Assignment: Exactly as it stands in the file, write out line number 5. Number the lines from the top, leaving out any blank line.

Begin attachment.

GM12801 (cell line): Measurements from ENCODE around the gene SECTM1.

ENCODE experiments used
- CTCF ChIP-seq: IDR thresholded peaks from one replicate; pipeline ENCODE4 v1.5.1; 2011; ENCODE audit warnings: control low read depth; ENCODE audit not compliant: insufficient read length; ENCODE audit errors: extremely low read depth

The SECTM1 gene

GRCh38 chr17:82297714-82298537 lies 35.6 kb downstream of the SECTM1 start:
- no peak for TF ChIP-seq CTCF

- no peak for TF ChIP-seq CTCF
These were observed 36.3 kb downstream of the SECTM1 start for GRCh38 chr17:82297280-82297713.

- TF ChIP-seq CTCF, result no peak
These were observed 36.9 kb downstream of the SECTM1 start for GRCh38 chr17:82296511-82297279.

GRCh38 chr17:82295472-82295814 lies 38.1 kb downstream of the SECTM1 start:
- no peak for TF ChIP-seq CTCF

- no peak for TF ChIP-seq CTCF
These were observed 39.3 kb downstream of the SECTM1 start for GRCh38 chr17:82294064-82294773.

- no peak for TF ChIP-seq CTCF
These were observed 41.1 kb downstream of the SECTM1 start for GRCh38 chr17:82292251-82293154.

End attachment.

GRCh38 chr17:82297714-82298537 lies 35.6 kb downstream of the SECTM1 start: